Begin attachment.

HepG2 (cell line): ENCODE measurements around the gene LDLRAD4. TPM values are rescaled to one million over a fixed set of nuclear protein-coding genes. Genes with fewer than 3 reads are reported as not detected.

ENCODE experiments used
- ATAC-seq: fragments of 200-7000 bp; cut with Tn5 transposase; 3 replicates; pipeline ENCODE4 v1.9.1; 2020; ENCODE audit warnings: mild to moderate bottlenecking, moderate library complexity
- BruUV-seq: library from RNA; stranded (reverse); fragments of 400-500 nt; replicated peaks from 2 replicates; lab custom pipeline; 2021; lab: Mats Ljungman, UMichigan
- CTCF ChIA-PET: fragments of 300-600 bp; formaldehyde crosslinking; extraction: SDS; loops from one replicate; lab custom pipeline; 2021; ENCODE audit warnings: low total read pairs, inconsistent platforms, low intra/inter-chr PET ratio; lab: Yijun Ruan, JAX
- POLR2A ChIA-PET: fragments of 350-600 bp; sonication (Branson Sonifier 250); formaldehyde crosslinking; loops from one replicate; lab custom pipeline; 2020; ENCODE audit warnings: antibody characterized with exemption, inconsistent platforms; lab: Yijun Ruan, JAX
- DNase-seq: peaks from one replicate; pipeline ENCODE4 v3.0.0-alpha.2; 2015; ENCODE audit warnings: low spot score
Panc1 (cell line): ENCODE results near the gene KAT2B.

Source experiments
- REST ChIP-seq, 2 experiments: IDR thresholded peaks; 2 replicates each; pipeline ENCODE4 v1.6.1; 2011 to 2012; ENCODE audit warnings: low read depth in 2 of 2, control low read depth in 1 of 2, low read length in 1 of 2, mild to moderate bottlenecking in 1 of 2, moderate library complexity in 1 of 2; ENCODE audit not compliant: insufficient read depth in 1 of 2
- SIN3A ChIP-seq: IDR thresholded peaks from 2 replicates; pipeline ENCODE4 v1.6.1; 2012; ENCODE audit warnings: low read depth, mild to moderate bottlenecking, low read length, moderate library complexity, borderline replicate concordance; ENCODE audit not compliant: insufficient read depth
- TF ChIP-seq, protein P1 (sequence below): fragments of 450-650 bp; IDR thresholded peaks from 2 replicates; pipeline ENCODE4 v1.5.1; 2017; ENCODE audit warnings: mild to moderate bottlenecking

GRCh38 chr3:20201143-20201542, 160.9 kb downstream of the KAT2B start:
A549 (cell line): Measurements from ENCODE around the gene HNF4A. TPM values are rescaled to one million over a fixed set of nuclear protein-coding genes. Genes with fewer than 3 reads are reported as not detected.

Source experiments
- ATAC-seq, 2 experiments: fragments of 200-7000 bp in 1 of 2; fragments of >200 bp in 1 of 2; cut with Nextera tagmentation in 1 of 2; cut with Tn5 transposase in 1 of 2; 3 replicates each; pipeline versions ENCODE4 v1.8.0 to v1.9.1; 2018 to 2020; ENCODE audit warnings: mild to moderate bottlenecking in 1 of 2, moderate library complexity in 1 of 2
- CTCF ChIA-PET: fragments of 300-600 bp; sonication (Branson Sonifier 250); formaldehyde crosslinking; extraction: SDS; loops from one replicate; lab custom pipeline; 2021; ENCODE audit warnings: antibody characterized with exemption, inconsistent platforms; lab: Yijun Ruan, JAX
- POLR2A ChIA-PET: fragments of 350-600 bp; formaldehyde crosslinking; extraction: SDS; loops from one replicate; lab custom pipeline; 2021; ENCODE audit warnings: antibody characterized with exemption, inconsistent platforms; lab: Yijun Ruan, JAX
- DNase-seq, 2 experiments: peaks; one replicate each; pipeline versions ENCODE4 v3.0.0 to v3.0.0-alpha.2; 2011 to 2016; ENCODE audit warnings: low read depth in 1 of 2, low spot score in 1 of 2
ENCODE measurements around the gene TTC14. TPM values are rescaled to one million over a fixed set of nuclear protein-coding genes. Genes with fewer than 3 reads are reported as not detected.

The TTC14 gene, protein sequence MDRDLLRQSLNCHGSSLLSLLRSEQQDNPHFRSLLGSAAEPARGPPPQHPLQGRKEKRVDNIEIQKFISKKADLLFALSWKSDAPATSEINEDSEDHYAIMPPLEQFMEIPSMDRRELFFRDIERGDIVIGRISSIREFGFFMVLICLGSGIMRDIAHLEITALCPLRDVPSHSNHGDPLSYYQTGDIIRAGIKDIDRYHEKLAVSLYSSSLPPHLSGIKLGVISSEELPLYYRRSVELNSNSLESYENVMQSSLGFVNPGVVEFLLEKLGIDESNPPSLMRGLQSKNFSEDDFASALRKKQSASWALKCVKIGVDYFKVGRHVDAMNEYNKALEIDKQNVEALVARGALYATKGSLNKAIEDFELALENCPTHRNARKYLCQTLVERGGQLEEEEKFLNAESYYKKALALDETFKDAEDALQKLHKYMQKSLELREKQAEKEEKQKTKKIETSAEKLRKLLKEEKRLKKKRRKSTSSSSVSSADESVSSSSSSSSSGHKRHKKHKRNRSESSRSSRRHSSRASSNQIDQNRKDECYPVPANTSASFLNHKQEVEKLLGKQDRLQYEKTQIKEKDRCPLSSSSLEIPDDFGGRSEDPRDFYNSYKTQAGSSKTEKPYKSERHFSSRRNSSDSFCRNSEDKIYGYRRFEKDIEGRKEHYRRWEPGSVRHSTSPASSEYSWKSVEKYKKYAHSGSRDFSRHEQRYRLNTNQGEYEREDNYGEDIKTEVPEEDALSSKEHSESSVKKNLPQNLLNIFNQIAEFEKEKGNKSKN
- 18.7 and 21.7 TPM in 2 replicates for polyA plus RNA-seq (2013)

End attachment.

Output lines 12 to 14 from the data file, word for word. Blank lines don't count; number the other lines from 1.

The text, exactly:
- TF ChIP-seq, protein P1 (sequence below): fragments of 450-650 bp; IDR thresholded peaks from 2 replicates; pipeline ENCODE4 v1.5.1; 2017; ENCODE audit warnings: mild to moderate bottlenecking

GRCh38 chr3:20201143-20201542, 160.9 kb downstream of the KAT2B start:
A549 (cell line): Measurements from ENCODE around the gene HNF4A. TPM values are rescaled to one million over a fixed set of nuclear protein-coding genes. Genes with fewer than 3 reads are reported as not detected.